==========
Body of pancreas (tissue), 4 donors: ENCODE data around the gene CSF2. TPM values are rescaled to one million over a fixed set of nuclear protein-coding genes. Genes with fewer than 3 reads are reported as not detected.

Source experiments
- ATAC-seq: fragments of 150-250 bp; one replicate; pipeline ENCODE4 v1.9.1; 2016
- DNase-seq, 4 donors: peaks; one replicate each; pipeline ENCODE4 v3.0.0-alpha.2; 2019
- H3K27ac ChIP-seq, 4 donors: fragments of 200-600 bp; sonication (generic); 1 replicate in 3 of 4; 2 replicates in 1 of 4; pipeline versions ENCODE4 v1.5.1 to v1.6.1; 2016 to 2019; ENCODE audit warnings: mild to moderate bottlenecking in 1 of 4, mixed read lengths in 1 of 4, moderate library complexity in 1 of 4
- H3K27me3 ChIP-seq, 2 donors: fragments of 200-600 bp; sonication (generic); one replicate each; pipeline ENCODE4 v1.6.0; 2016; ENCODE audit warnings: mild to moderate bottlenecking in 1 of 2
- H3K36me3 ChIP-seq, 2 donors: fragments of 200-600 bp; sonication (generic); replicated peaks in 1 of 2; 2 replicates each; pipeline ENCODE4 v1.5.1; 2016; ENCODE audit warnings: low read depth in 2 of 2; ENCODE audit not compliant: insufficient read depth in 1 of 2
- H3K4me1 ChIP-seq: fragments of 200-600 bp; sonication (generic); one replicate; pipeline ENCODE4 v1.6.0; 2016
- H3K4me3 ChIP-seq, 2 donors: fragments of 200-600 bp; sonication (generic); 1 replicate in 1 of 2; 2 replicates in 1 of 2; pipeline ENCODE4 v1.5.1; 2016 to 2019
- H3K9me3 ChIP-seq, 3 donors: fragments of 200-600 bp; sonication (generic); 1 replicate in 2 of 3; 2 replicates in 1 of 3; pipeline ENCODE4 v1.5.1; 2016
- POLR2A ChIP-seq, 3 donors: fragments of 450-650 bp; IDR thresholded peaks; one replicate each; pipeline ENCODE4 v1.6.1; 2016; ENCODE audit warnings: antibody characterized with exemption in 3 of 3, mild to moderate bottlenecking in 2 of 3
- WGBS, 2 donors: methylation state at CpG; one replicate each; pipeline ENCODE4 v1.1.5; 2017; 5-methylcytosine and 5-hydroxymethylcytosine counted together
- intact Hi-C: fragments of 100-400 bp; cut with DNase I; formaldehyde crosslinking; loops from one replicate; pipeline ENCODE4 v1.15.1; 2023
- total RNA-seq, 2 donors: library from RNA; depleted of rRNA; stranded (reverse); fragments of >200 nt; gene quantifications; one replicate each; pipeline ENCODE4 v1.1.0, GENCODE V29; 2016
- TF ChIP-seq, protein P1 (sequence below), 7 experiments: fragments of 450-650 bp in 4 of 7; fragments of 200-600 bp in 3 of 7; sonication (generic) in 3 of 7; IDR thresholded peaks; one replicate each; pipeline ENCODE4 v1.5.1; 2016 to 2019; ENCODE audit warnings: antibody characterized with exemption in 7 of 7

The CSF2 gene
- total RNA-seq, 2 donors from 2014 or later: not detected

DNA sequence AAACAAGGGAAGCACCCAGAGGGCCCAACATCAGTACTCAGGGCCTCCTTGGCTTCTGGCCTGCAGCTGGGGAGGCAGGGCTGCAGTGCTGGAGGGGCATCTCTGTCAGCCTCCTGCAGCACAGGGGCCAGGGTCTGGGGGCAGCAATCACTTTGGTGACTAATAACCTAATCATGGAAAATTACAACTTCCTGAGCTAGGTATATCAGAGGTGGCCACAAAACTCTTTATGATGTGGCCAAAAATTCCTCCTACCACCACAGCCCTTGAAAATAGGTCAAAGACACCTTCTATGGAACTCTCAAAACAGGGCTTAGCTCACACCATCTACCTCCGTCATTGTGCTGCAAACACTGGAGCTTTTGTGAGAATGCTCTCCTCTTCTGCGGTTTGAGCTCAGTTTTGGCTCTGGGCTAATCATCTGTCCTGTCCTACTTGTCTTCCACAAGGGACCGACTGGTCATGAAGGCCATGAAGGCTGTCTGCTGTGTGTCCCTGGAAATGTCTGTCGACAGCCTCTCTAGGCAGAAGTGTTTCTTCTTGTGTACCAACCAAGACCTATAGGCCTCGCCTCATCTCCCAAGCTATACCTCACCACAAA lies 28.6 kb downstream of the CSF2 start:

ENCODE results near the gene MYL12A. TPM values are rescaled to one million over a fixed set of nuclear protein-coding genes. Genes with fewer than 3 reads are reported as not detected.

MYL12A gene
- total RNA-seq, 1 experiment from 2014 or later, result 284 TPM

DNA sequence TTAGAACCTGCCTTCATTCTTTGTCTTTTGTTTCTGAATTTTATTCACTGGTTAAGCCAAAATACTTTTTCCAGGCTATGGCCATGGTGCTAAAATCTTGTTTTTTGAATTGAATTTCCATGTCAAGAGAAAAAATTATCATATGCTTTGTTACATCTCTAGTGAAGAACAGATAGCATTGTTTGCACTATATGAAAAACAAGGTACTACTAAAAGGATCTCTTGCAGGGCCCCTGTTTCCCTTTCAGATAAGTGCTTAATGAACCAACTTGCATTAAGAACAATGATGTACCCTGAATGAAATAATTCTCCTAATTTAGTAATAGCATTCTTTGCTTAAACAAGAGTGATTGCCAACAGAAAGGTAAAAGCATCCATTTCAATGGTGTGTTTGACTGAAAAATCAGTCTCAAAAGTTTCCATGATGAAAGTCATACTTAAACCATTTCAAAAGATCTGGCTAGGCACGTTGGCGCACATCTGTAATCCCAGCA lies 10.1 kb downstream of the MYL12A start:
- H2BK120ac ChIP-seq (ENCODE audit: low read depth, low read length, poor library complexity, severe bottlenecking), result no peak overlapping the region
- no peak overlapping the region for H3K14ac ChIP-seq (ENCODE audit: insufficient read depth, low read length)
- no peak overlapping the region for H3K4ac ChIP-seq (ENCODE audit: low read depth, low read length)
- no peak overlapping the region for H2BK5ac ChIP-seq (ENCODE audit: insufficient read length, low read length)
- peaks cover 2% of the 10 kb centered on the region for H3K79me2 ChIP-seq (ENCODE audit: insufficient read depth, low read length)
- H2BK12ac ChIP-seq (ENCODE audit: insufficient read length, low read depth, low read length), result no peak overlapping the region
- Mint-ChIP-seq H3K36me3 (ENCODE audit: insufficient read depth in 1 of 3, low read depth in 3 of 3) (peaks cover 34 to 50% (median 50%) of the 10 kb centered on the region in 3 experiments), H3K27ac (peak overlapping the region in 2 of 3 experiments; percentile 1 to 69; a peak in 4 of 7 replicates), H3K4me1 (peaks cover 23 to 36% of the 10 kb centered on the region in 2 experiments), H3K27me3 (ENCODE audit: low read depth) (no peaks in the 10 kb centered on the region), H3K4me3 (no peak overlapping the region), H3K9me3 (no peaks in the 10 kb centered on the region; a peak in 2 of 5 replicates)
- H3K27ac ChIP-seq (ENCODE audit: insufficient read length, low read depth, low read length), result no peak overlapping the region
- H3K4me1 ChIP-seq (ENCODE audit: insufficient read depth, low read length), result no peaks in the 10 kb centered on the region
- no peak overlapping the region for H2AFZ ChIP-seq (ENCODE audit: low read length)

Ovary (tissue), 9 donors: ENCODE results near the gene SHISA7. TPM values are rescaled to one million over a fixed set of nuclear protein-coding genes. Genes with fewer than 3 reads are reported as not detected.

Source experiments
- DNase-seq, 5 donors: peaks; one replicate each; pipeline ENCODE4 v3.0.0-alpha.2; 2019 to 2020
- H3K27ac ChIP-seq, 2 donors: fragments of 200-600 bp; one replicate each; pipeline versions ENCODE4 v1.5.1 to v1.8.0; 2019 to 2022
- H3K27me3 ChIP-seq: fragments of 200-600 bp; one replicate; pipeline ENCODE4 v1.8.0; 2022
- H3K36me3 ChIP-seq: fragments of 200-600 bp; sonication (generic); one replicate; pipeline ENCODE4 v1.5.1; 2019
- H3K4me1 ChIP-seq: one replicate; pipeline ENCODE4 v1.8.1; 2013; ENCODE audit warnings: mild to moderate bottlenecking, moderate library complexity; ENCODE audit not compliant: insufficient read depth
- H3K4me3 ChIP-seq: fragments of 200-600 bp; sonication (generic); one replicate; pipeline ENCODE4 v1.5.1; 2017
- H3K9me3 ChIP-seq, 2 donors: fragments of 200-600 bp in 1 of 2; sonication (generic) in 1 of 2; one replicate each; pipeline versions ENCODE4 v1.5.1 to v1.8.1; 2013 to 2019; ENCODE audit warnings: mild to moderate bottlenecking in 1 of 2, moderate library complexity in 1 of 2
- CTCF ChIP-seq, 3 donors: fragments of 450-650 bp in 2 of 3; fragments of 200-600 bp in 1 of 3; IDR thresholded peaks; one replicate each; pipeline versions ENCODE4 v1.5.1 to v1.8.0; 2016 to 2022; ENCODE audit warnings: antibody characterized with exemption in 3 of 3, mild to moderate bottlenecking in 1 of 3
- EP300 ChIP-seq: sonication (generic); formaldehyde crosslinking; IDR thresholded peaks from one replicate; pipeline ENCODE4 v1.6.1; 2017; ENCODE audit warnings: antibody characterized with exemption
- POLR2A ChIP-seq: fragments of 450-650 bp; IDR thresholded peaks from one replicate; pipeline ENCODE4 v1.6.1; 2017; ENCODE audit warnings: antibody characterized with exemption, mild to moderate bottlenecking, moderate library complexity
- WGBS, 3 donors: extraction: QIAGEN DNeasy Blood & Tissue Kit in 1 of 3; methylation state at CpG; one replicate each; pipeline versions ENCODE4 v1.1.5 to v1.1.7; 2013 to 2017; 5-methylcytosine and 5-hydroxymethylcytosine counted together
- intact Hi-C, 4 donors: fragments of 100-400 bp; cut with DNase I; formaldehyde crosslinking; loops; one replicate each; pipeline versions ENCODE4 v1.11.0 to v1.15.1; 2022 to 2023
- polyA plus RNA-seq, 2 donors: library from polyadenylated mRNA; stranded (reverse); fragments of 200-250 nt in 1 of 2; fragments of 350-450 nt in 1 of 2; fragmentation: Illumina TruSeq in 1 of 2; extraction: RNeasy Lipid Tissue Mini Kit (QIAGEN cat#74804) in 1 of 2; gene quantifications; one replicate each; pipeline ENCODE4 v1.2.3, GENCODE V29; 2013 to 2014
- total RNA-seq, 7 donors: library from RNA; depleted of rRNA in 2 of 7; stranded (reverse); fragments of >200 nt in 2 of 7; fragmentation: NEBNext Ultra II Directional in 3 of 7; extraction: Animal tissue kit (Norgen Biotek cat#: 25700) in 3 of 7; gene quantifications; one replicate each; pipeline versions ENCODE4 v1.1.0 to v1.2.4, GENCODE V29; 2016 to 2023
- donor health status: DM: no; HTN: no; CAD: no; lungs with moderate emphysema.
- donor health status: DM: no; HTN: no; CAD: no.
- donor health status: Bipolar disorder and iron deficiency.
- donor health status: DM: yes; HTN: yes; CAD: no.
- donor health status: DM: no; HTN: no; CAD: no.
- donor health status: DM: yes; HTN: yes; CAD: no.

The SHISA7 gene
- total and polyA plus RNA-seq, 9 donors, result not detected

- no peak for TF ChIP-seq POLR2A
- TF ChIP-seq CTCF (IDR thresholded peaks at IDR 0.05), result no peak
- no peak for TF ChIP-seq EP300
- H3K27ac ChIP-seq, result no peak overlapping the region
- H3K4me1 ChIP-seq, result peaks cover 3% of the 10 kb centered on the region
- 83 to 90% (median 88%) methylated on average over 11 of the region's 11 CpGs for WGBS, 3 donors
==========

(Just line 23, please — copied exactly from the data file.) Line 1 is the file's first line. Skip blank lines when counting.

- H2BK120ac ChIP-seq (ENCODE audit: low read depth, low read length, poor library complexity, severe bottlenecking), result no peak overlapping the region